It was a gorgeous evening in the south of France, we were having dinner in a charming little town in Tourtour. The big moment was edging ever closer — tonight was the night that I was planning to pop The question.
It was simultaneously the scariest and happiest moment of my life. When she said ‘yes’, nothing else mattered. The only thing I really needed to do was tell my parents — who were half a world away in Australia — the good news. I grabbed my phone to immortalize the moment, only to be greeted by this anxiety-inducing message:
Really?! On the most important day of my life?
There’s not enough space to capture this moment? Ugh.
I had no choice but to dig into my photo roll and start deleting our recently taken memories from the past few days, to make space for this one. There was no other quick way of solving this … Dropbox would take too long, besides I didn’t have a Pro account. Apple’s Photo app can’t free up space on demand (and I don’t pay for iCloud), and I wasn’t about to pull out my laptop and start syncing photos.
What I really needed was something that would — then and there — free up space, and save all my precious photos and videos on my phone. Sadly, there was no such alternative.
Once I finally did free up the space, the moment was somewhat ruined (I have to admit). And all because I ran out of space.
An astounding 1 in 5 US smartphone users run out of space on their smartphone at least once every week.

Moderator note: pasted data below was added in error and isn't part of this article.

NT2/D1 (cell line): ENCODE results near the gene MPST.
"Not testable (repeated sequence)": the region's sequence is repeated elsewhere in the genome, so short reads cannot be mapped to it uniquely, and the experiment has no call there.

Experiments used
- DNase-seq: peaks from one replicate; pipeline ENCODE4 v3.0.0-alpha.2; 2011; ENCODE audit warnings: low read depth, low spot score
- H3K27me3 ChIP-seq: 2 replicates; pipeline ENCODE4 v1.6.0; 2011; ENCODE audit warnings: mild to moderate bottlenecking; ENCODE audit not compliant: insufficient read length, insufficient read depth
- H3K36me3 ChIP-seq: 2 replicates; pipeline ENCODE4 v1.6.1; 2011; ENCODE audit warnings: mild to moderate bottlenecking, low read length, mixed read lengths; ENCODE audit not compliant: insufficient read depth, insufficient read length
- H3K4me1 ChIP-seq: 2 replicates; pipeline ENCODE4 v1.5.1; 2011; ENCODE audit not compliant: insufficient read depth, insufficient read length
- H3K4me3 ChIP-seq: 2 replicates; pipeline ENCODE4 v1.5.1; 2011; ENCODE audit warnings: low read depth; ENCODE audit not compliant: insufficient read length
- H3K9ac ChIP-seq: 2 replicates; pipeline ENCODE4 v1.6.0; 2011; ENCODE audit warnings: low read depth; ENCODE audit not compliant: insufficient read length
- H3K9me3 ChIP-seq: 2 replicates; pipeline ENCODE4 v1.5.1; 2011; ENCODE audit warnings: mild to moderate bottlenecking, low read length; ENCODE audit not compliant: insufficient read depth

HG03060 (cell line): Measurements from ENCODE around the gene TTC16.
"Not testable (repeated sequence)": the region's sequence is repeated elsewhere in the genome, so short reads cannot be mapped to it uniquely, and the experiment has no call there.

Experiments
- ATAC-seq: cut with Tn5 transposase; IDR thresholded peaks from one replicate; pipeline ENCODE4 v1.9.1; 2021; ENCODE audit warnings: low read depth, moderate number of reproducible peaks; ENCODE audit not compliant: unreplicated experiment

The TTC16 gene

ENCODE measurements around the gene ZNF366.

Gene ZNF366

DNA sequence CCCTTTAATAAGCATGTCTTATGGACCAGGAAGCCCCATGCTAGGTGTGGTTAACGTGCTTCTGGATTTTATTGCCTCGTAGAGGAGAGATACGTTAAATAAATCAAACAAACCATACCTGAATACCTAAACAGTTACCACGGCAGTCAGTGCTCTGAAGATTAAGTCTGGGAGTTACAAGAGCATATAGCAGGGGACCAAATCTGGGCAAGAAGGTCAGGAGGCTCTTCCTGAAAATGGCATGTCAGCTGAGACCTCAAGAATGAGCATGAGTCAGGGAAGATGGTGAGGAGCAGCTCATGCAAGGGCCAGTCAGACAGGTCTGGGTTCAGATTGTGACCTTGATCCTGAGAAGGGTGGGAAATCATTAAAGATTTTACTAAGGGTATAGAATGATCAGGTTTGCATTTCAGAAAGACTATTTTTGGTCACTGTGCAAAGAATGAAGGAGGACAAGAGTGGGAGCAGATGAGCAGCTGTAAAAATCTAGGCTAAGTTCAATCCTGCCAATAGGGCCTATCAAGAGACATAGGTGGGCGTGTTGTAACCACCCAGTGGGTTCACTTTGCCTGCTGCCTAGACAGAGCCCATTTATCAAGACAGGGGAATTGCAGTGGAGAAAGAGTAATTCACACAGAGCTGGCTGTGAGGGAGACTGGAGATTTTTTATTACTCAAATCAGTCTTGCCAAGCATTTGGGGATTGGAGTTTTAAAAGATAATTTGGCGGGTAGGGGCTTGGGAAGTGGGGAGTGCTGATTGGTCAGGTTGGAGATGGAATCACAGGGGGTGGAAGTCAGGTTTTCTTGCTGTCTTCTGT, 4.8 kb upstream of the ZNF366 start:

Intuitively I knew this was a big issue, but I couldn’t put a number on it. My research led me to discover that 34 million people in the United States are forced to delete precious photos, videos and apps just to make more space on their smartphones every week. The issue affects 65 million US smartphone users each month, according to a recent study from IPSOS.
In the UK, 8 million people are forced to delete personal memories and apps to free up more space every month, according to a another study from YouGov. But why? It turns out that 75 percent of all smartphones have 16GB — or less — of storage space.
This space issue also causes anxiety, and not just for me. It turns out that 30 million Americans routinely feel anxious or annoyed when they miss an important photo opportunity and 5 million Brits feel the same way.
That’s when I decided to create IceCream. It’s an app that let’s you Free Up Space on demand, while keeping your photos and videos safe and in one place, so that you’ll never miss another moment.
“30 million Americans and 5 million Brits routinely feel anxious or annoyed when they miss an important photo opportunity.”
The app allows you to Free Up Space with a single click. You can select to free up space for 250, 1000, 2500 or 5000 more photos. It even tells you how many more photos you can take — and then warns you to free up space when you’re running low. What our users love is the fact that not only are their memories rapidly backed up, but they can access, edit and share all their photos from with the app — even after space has been freed up.
We’re very proud that we have already helped Free Up Space for millions more photos — letting Instagram professionals perfect their next selfie angle, proud moms share baby’s first steps and socialites document those once in a lifetime experiences.
We’d love to hear your thoughts and opinions about the app, especially what you think we can improve. We just launched on Product Hunt, so it’s perfect time to let us know!
To download the app just head over to the AppStore and give it a whirl.
Data from the IPSOS and YouGov research is here